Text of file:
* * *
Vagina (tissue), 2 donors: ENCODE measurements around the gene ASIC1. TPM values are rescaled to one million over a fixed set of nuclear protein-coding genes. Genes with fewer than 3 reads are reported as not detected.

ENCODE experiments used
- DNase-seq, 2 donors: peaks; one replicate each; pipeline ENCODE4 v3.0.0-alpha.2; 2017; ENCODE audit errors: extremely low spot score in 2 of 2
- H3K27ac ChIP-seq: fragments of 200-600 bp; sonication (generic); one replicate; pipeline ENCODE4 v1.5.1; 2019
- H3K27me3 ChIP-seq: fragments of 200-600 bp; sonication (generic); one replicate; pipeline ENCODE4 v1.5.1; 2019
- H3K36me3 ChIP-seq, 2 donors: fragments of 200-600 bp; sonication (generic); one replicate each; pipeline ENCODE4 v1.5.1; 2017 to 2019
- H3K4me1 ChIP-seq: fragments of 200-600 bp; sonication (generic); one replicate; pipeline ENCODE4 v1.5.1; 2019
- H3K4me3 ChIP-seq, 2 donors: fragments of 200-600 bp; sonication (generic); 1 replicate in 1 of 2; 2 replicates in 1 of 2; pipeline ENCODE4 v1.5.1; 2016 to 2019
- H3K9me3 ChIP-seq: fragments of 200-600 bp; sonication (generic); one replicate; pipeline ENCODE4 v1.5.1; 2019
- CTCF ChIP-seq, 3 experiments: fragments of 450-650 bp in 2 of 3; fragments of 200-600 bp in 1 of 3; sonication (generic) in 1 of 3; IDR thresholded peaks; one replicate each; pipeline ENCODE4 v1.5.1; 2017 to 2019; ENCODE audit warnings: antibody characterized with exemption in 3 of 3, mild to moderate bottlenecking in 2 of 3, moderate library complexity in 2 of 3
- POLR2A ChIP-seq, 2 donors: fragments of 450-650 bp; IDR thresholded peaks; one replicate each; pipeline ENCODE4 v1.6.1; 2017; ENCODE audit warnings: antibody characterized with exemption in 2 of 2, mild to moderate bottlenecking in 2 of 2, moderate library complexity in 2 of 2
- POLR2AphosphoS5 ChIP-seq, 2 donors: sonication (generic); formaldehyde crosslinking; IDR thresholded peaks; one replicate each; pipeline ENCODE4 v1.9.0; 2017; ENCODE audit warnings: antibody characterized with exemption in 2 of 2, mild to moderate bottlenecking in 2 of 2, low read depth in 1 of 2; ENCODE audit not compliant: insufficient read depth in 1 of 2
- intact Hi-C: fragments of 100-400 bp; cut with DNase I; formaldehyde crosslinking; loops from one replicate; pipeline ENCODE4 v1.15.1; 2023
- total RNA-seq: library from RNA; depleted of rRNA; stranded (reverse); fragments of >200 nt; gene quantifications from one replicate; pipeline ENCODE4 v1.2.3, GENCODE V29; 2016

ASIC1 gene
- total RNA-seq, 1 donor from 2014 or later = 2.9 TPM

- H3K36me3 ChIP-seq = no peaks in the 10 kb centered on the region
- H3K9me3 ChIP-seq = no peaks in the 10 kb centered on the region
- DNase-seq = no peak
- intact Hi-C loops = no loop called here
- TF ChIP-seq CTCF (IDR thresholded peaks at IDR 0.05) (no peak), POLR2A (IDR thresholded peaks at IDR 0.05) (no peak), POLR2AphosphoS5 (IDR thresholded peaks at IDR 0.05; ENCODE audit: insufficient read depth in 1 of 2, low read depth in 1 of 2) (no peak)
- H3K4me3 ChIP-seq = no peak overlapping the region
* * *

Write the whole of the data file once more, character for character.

Vagina (tissue), 2 donors: ENCODE measurements around the gene ASIC1. TPM values are rescaled to one million over a fixed set of nuclear protein-coding genes. Genes with fewer than 3 reads are reported as not detected.

ENCODE experiments used
- DNase-seq, 2 donors: peaks; one replicate each; pipeline ENCODE4 v3.0.0-alpha.2; 2017; ENCODE audit errors: extremely low spot score in 2 of 2
- H3K27ac ChIP-seq: fragments of 200-600 bp; sonication (generic); one replicate; pipeline ENCODE4 v1.5.1; 2019
- H3K27me3 ChIP-seq: fragments of 200-600 bp; sonication (generic); one replicate; pipeline ENCODE4 v1.5.1; 2019
- H3K36me3 ChIP-seq, 2 donors: fragments of 200-600 bp; sonication (generic); one replicate each; pipeline ENCODE4 v1.5.1; 2017 to 2019
- H3K4me1 ChIP-seq: fragments of 200-600 bp; sonication (generic); one replicate; pipeline ENCODE4 v1.5.1; 2019
- H3K4me3 ChIP-seq, 2 donors: fragments of 200-600 bp; sonication (generic); 1 replicate in 1 of 2; 2 replicates in 1 of 2; pipeline ENCODE4 v1.5.1; 2016 to 2019
- H3K9me3 ChIP-seq: fragments of 200-600 bp; sonication (generic); one replicate; pipeline ENCODE4 v1.5.1; 2019
- CTCF ChIP-seq, 3 experiments: fragments of 450-650 bp in 2 of 3; fragments of 200-600 bp in 1 of 3; sonication (generic) in 1 of 3; IDR thresholded peaks; one replicate each; pipeline ENCODE4 v1.5.1; 2017 to 2019; ENCODE audit warnings: antibody characterized with exemption in 3 of 3, mild to moderate bottlenecking in 2 of 3, moderate library complexity in 2 of 3
- POLR2A ChIP-seq, 2 donors: fragments of 450-650 bp; IDR thresholded peaks; one replicate each; pipeline ENCODE4 v1.6.1; 2017; ENCODE audit warnings: antibody characterized with exemption in 2 of 2, mild to moderate bottlenecking in 2 of 2, moderate library complexity in 2 of 2
- POLR2AphosphoS5 ChIP-seq, 2 donors: sonication (generic); formaldehyde crosslinking; IDR thresholded peaks; one replicate each; pipeline ENCODE4 v1.9.0; 2017; ENCODE audit warnings: antibody characterized with exemption in 2 of 2, mild to moderate bottlenecking in 2 of 2, low read depth in 1 of 2; ENCODE audit not compliant: insufficient read depth in 1 of 2
- intact Hi-C: fragments of 100-400 bp; cut with DNase I; formaldehyde crosslinking; loops from one replicate; pipeline ENCODE4 v1.15.1; 2023
- total RNA-seq: library from RNA; depleted of rRNA; stranded (reverse); fragments of >200 nt; gene quantifications from one replicate; pipeline ENCODE4 v1.2.3, GENCODE V29; 2016

ASIC1 gene
- total RNA-seq, 1 donor from 2014 or later = 2.9 TPM

- H3K36me3 ChIP-seq = no peaks in the 10 kb centered on the region
- H3K9me3 ChIP-seq = no peaks in the 10 kb centered on the region
- DNase-seq = no peak
- intact Hi-C loops = no loop called here
- TF ChIP-seq CTCF (IDR thresholded peaks at IDR 0.05) (no peak), POLR2A (IDR thresholded peaks at IDR 0.05) (no peak), POLR2AphosphoS5 (IDR thresholded peaks at IDR 0.05; ENCODE audit: insufficient read depth in 1 of 2, low read depth in 1 of 2) (no peak)
- H3K4me3 ChIP-seq = no peak overlapping the region